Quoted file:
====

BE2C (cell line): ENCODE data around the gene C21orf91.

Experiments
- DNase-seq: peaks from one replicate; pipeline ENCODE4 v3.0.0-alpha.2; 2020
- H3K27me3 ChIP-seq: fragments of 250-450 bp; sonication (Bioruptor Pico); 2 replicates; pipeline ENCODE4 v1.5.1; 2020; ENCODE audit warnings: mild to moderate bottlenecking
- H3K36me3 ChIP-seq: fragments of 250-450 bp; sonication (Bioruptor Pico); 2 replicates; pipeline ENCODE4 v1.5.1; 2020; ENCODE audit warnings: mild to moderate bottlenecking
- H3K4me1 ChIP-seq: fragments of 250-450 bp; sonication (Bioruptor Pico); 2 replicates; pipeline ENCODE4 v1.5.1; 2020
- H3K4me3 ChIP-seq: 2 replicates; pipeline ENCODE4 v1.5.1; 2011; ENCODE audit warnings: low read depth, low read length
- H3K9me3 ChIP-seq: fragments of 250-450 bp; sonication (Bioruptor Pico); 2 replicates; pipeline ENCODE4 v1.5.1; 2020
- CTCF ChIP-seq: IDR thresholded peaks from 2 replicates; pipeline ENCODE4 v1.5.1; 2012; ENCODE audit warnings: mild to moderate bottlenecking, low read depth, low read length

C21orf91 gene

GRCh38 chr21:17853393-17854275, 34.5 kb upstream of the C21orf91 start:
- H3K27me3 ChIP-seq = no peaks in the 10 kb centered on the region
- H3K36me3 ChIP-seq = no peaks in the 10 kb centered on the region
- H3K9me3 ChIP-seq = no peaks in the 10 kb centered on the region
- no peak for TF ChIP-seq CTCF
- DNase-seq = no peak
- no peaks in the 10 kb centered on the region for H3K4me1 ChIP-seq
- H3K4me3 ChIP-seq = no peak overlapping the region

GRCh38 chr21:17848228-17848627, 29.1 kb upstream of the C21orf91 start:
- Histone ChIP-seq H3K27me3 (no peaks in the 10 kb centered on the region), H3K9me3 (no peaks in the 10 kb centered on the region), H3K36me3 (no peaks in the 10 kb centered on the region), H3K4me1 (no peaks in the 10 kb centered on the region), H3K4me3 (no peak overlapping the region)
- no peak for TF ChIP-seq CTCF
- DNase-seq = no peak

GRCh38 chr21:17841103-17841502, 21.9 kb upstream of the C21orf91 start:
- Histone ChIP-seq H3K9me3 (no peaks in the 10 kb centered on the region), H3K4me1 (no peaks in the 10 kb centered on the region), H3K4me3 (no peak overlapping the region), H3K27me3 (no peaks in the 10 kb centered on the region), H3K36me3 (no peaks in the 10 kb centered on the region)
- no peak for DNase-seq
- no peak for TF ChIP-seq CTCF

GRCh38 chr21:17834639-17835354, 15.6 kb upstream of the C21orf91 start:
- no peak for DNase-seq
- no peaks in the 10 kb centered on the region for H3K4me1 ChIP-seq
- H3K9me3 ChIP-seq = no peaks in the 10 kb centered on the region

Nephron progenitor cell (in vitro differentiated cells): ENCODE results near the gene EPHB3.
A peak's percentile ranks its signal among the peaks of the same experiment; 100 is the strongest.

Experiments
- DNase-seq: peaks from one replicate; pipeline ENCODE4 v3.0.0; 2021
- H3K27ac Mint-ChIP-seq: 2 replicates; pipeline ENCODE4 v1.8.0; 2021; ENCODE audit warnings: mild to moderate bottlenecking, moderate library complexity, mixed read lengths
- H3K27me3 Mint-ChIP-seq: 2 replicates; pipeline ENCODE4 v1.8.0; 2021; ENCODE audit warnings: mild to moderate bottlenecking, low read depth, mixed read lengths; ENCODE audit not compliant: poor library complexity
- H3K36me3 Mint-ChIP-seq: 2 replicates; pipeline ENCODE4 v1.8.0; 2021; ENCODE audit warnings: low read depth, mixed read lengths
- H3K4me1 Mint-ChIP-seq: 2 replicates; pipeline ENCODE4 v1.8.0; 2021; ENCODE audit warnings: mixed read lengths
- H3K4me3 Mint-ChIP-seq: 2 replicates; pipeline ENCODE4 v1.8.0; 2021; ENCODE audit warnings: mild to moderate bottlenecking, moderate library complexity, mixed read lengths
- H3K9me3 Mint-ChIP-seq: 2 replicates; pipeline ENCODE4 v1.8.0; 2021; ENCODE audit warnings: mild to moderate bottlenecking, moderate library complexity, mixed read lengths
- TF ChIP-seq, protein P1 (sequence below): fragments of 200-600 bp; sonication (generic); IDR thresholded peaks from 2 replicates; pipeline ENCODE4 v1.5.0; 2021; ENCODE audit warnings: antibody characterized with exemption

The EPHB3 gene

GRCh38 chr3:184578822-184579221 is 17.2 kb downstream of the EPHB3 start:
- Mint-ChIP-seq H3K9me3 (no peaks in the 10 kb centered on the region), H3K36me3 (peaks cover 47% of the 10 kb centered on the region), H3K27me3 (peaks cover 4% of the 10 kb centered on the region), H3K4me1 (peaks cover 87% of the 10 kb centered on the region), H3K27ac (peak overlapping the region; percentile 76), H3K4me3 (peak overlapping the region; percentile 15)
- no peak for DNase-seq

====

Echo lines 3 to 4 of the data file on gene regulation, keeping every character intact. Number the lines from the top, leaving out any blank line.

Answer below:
- DNase-seq: peaks from one replicate; pipeline ENCODE4 v3.0.0-alpha.2; 2020
- H3K27me3 ChIP-seq: fragments of 250-450 bp; sonication (Bioruptor Pico); 2 replicates; pipeline ENCODE4 v1.5.1; 2020; ENCODE audit warnings: mild to moderate bottlenecking